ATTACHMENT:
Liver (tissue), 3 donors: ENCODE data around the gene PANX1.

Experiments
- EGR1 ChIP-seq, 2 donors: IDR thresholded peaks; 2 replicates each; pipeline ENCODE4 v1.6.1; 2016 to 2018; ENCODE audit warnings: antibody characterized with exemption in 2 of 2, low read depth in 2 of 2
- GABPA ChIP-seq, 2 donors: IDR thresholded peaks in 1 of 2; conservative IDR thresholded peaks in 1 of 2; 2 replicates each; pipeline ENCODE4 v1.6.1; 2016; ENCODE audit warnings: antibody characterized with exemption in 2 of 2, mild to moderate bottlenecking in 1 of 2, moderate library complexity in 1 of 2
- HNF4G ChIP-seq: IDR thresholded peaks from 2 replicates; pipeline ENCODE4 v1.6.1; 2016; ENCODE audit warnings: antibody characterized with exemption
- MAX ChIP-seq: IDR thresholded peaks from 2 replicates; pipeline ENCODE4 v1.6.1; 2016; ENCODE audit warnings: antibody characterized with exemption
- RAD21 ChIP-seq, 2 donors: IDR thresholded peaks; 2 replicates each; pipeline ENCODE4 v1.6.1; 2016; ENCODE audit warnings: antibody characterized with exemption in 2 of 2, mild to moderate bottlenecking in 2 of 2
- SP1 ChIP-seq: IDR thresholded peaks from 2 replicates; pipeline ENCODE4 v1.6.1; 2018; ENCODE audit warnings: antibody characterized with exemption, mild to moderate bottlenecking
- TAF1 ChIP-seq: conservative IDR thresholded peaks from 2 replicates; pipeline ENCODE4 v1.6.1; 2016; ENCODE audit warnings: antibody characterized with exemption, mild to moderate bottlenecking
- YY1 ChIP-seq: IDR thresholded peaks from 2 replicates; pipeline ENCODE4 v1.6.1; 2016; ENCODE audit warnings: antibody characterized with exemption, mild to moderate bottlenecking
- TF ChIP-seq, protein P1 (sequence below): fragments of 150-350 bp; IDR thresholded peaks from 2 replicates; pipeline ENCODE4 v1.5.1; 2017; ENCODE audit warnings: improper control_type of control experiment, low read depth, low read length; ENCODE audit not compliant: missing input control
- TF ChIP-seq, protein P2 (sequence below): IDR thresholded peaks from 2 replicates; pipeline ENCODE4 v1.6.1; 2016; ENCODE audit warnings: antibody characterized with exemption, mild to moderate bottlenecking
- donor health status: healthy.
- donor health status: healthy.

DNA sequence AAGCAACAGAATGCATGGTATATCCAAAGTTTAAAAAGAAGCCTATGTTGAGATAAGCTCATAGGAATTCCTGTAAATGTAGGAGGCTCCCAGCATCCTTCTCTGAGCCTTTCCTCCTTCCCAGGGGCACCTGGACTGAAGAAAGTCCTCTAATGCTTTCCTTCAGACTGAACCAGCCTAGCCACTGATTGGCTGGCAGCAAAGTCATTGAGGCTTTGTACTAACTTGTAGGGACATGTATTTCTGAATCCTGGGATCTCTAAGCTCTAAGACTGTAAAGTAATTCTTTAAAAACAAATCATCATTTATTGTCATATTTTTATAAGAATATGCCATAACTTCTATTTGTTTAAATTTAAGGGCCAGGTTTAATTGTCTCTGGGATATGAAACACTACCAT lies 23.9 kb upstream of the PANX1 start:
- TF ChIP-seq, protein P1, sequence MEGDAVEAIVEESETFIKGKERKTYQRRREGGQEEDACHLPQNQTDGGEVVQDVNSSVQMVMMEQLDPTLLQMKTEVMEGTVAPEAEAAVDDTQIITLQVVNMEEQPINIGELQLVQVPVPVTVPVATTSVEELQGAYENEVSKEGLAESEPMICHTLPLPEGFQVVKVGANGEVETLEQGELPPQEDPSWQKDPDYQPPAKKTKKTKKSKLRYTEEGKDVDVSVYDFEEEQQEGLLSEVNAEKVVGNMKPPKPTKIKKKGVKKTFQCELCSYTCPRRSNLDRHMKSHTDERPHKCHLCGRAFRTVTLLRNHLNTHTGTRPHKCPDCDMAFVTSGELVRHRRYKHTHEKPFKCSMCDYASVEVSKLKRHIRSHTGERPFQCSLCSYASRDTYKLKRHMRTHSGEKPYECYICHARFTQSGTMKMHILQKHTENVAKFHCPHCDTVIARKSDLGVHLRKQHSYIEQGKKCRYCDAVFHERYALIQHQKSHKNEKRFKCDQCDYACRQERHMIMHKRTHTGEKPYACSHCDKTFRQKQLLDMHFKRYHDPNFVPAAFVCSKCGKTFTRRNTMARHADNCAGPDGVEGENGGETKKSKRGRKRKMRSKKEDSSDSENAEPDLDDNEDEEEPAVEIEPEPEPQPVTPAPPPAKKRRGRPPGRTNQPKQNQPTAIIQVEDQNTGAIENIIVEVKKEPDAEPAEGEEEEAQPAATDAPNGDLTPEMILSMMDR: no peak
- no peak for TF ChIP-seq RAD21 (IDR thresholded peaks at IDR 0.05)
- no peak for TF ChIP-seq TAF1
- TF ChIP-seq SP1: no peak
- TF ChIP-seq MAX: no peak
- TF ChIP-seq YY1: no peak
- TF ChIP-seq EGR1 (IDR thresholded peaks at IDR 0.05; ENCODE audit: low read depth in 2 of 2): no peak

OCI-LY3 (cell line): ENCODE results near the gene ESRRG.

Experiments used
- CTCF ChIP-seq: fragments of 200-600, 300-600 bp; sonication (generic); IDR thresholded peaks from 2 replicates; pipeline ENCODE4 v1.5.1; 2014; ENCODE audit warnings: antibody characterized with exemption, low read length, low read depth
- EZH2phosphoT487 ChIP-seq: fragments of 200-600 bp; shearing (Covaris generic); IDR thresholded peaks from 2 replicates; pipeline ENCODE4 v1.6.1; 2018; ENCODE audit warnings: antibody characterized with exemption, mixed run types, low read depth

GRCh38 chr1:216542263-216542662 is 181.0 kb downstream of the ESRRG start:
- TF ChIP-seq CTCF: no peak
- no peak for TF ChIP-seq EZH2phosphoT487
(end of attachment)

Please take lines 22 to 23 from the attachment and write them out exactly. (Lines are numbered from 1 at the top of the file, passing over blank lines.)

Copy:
- TF ChIP-seq EGR1 (IDR thresholded peaks at IDR 0.05; ENCODE audit: low read depth in 2 of 2): no peak

OCI-LY3 (cell line): ENCODE results near the gene ESRRG.